Marx in Neue Rheinische Zeitung November 1848

The Neue Rheinische Zeitung

The Paris Reforme on the Situation in France

by Karl Marx

Neue Rheinische Zeitung No. 133
 Transcribed for the Internet by

Cologne, November 2. Even before the June uprising we repeatedly exposed the illusions of the republicans who cling to the traditions of 1793, the republicans of the Reforme (of Paris). Under the impact of the June revolution and the movement to which it gave rise the utopian republicans gradually had their eyes opened.

A leading article in the Reforme for October 29 reflects the conflict between the old delusions of the party and the new facts.

The Reforme says:

"In our country the fights waged to seize the reins of government have long been class wars, struggles of the bourgeoisie and the people against the nobility when the first republic came into being; the sacrifices of the armed people without, and rule of the bourgeoisie within during the empire; the attempt to restore feudalism under the older branch of the Bourbons; finally, in 1830, the triumph and rule of the bourgeoisie -- that is our history."

The Reforme adds with a sigh:

"We certainly regret that we have to speak of classes, of ungodly and hateful divergences, but these divergences exist and we cannot overlook this fact."

That is to say: up to now the Reforme in its republican optimism saw only "citoyens" but it has been so hard pressed by history that the splitting up of the "citoyens" into "bourgeois" and "proletaires" can no longer be dismissed by any effort of imagination.

The Reforme continues:

"The despotism of the bourgeoisie was broken in February. What did the people demand? Justice for all and equality. That was its primary slogan, its primary desire. The wishes of the bourgeoisie, whose eyes had been opened by the flash of lightning, were at first the same as those of the people."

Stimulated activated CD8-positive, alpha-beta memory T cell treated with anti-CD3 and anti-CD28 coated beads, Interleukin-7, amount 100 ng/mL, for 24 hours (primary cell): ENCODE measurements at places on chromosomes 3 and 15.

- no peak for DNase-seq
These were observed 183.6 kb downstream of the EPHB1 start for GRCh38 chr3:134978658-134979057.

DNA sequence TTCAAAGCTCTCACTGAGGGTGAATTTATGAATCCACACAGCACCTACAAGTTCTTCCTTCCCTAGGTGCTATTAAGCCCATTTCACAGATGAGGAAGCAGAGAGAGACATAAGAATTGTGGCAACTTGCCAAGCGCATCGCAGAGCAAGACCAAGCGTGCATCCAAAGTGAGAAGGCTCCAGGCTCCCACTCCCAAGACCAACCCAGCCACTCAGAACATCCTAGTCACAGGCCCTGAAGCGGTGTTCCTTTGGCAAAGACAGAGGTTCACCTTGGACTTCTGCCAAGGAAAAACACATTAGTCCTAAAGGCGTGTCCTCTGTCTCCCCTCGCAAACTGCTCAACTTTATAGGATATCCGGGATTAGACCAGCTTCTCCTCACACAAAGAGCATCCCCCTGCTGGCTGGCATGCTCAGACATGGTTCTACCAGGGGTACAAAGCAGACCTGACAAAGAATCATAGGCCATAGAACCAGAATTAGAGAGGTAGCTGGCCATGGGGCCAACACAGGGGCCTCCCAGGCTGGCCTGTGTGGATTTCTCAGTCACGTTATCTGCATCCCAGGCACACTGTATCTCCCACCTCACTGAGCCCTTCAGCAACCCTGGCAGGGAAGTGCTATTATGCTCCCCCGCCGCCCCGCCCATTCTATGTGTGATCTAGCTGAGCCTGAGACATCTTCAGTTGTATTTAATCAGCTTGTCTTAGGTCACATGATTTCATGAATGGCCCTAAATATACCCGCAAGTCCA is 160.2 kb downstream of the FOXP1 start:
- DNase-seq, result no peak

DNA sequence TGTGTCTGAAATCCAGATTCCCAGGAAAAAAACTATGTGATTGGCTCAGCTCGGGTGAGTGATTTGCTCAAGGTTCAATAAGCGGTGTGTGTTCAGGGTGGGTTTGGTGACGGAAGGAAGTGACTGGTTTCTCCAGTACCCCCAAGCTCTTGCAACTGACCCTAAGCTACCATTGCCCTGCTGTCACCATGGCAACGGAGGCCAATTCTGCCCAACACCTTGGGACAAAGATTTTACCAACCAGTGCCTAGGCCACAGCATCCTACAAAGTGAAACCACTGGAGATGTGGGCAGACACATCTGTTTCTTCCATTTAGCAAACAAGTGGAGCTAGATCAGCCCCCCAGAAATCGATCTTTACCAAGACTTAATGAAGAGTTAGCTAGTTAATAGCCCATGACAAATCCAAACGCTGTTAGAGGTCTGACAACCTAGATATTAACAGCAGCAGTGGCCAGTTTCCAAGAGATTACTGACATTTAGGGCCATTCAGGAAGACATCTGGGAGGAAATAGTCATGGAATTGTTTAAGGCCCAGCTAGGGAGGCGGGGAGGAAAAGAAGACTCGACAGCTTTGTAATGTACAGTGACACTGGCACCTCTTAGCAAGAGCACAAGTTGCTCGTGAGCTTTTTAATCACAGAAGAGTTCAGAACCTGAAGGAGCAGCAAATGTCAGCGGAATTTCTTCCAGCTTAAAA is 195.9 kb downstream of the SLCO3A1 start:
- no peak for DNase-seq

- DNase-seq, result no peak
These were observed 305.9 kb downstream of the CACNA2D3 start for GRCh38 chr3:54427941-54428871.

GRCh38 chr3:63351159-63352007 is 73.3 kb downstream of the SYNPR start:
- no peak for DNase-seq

The paper's views on the February revolution are still based on the speeches of that time. The despotism of the bourgeoisie, far from having been broken during the February revolution, was completed by it. The Crown, the last feudal aureole, which concealed the rule of the bourgeoisie, was cast aside. The rule of capital emerged unadulterated. Bourgeoisie and proletariat fought against a common enemy during the February revolution. As soon as the common enemy was eliminated, the two hostile classes held the field of battle alone and the decisive struggle between them was bound to begin. People may ask, why did the bourgeoisie fall back into royalism, if the February revolution brought bourgeois rule to its completion? The explanation is a simple one. The bourgeoisie would have liked to return to the period when it ruled without being responsible for its rule; when a puppet authority standing between the bourgeoisie and the people had to act for it and to serve it as a cloak. A period when it had, as it were, a crowned scapegoat, which the proletariat hit whenever it aimed at the bourgeoisie, and against which the bourgeoisie could join forces with the proletariat whenever that scapegoat became troublesome and attempted to establish itself as an authority in its own right. The bourgeoisie could use the King as a kind of lightning-conductor protecting it from the people, and the people as a lightning-conductor protecting it from the King.